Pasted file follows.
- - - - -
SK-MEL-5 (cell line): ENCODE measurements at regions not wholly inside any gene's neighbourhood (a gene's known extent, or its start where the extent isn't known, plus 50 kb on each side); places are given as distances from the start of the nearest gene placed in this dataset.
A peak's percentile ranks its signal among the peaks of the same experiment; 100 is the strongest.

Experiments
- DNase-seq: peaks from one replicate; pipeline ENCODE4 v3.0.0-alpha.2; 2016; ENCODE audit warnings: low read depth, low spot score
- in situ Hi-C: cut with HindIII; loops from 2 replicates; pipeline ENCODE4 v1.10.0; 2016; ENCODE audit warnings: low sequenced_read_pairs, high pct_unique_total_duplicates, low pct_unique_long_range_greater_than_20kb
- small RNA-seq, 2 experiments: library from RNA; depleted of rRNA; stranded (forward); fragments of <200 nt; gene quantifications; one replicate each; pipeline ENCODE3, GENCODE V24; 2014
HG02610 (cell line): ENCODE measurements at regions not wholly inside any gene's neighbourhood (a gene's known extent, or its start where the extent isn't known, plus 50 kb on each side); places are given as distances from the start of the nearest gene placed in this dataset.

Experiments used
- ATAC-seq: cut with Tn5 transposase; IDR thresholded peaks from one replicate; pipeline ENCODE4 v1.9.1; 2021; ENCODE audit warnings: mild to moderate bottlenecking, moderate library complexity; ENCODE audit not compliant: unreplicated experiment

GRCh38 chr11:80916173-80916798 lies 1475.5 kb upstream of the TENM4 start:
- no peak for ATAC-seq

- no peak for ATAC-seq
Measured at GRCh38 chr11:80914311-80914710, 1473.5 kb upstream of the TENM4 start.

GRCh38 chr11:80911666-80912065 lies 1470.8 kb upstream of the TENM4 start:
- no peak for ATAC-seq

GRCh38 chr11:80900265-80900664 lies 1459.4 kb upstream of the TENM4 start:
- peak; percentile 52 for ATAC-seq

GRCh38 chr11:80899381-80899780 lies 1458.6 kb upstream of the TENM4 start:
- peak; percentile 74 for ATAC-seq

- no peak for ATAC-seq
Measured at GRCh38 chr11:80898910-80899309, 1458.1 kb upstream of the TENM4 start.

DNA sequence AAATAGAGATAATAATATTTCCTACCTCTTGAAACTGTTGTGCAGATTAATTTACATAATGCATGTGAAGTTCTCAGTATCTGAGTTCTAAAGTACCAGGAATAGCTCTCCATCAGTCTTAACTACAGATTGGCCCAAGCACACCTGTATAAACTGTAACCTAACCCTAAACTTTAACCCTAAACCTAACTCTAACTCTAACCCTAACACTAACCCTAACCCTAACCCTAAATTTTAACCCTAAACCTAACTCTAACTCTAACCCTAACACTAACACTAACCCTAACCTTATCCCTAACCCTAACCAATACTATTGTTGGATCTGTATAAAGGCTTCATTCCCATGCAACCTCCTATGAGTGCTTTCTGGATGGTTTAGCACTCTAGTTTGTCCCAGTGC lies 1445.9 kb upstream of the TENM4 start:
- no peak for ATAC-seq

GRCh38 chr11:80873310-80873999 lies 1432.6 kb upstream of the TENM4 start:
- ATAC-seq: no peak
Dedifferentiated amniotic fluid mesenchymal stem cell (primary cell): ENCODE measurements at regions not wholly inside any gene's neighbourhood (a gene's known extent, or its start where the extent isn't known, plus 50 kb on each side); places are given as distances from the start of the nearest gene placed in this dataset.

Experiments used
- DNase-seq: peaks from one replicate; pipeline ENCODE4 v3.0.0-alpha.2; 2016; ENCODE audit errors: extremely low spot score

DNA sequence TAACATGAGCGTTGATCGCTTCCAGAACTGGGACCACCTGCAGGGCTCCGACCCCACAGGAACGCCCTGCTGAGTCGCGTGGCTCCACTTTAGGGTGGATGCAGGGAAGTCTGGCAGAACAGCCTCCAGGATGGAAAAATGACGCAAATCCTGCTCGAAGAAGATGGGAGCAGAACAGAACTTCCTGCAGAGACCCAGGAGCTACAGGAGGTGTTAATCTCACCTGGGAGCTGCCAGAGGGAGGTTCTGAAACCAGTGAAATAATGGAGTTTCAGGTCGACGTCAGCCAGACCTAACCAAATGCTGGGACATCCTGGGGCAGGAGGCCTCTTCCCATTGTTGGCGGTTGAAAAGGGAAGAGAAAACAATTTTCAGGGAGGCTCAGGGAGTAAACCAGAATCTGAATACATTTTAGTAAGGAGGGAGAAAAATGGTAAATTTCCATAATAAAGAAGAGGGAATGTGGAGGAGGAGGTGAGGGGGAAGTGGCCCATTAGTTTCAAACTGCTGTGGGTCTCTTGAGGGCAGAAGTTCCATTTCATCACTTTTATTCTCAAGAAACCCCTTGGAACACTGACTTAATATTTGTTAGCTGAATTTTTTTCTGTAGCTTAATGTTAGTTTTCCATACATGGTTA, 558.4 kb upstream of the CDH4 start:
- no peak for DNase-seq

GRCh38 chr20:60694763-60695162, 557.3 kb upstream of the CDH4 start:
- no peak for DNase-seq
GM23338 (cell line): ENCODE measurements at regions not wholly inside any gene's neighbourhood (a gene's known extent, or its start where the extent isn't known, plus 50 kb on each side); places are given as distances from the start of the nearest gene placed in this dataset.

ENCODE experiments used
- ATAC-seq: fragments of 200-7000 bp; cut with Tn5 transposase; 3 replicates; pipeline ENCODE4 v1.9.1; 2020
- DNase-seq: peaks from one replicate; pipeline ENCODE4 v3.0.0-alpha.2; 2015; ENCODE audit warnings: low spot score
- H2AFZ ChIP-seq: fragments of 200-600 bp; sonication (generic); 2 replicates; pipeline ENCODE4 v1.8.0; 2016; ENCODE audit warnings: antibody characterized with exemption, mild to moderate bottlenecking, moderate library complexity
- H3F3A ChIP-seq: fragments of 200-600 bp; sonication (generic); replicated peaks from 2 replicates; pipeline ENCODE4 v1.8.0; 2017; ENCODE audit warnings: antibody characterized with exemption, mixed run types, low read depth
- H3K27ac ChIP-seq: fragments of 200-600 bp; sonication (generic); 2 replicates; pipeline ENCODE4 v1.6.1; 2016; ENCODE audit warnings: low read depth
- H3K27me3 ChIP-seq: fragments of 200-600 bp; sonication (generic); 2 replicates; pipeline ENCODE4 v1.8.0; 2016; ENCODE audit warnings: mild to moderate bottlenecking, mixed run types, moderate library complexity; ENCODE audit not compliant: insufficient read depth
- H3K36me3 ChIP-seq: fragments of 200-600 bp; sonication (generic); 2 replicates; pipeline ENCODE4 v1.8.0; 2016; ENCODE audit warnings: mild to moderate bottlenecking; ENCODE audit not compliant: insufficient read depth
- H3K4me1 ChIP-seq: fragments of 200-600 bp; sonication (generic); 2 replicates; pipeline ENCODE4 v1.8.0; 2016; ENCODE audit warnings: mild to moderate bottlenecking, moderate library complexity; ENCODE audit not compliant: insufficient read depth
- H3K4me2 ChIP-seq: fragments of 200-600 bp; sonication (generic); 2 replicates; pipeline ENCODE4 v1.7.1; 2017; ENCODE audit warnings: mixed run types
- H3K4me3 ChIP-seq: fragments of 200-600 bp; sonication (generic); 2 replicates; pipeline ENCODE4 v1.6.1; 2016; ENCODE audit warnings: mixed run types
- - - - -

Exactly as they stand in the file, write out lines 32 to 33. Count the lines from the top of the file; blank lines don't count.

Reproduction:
- no peak for DNase-seq
GM23338 (cell line): ENCODE measurements at regions not wholly inside any gene's neighbourhood (a gene's known extent, or its start where the extent isn't known, plus 50 kb on each side); places are given as distances from the start of the nearest gene placed in this dataset.